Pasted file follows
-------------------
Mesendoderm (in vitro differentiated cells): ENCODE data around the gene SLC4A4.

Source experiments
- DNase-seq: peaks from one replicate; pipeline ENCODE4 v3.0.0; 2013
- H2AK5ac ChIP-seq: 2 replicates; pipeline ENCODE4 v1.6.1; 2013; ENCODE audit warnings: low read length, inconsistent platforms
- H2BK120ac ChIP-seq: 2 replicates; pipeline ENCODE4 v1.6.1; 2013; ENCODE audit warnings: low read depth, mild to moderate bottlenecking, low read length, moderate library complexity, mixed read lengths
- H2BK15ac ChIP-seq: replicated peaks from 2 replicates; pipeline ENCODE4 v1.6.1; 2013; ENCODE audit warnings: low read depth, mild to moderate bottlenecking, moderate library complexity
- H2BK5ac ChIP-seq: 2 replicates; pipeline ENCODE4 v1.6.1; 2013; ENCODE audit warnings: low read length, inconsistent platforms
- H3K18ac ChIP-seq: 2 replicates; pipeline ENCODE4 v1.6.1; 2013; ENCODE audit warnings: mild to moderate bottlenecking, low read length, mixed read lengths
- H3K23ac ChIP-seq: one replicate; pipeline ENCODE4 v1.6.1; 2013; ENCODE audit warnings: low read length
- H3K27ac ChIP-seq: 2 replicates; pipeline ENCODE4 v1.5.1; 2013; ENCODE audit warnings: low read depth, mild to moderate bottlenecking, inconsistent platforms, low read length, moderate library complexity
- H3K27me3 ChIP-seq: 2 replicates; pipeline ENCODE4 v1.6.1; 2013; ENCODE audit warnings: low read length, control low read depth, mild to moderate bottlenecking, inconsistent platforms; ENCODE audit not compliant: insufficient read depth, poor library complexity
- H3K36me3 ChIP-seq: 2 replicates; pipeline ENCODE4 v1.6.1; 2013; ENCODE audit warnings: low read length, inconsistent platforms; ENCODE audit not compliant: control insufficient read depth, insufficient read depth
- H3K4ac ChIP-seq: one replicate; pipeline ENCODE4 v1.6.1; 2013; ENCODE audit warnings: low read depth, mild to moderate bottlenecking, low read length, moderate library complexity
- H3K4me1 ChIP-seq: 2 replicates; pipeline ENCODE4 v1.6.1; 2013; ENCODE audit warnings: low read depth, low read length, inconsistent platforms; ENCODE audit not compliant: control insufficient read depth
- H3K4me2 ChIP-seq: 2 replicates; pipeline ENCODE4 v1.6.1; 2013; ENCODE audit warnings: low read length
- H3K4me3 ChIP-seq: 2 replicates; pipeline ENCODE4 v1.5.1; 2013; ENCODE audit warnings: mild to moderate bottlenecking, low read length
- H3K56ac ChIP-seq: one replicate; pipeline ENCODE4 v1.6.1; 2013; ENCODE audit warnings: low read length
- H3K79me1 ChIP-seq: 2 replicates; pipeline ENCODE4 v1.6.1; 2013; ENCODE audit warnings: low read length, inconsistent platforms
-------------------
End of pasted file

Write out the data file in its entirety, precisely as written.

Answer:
Mesendoderm (in vitro differentiated cells): ENCODE data around the gene SLC4A4.

Source experiments
- DNase-seq: peaks from one replicate; pipeline ENCODE4 v3.0.0; 2013
- H2AK5ac ChIP-seq: 2 replicates; pipeline ENCODE4 v1.6.1; 2013; ENCODE audit warnings: low read length, inconsistent platforms
- H2BK120ac ChIP-seq: 2 replicates; pipeline ENCODE4 v1.6.1; 2013; ENCODE audit warnings: low read depth, mild to moderate bottlenecking, low read length, moderate library complexity, mixed read lengths
- H2BK15ac ChIP-seq: replicated peaks from 2 replicates; pipeline ENCODE4 v1.6.1; 2013; ENCODE audit warnings: low read depth, mild to moderate bottlenecking, moderate library complexity
- H2BK5ac ChIP-seq: 2 replicates; pipeline ENCODE4 v1.6.1; 2013; ENCODE audit warnings: low read length, inconsistent platforms
- H3K18ac ChIP-seq: 2 replicates; pipeline ENCODE4 v1.6.1; 2013; ENCODE audit warnings: mild to moderate bottlenecking, low read length, mixed read lengths
- H3K23ac ChIP-seq: one replicate; pipeline ENCODE4 v1.6.1; 2013; ENCODE audit warnings: low read length
- H3K27ac ChIP-seq: 2 replicates; pipeline ENCODE4 v1.5.1; 2013; ENCODE audit warnings: low read depth, mild to moderate bottlenecking, inconsistent platforms, low read length, moderate library complexity
- H3K27me3 ChIP-seq: 2 replicates; pipeline ENCODE4 v1.6.1; 2013; ENCODE audit warnings: low read length, control low read depth, mild to moderate bottlenecking, inconsistent platforms; ENCODE audit not compliant: insufficient read depth, poor library complexity
- H3K36me3 ChIP-seq: 2 replicates; pipeline ENCODE4 v1.6.1; 2013; ENCODE audit warnings: low read length, inconsistent platforms; ENCODE audit not compliant: control insufficient read depth, insufficient read depth
- H3K4ac ChIP-seq: one replicate; pipeline ENCODE4 v1.6.1; 2013; ENCODE audit warnings: low read depth, mild to moderate bottlenecking, low read length, moderate library complexity
- H3K4me1 ChIP-seq: 2 replicates; pipeline ENCODE4 v1.6.1; 2013; ENCODE audit warnings: low read depth, low read length, inconsistent platforms; ENCODE audit not compliant: control insufficient read depth
- H3K4me2 ChIP-seq: 2 replicates; pipeline ENCODE4 v1.6.1; 2013; ENCODE audit warnings: low read length
- H3K4me3 ChIP-seq: 2 replicates; pipeline ENCODE4 v1.5.1; 2013; ENCODE audit warnings: mild to moderate bottlenecking, low read length
- H3K56ac ChIP-seq: one replicate; pipeline ENCODE4 v1.6.1; 2013; ENCODE audit warnings: low read length
- H3K79me1 ChIP-seq: 2 replicates; pipeline ENCODE4 v1.6.1; 2013; ENCODE audit warnings: low read length, inconsistent platforms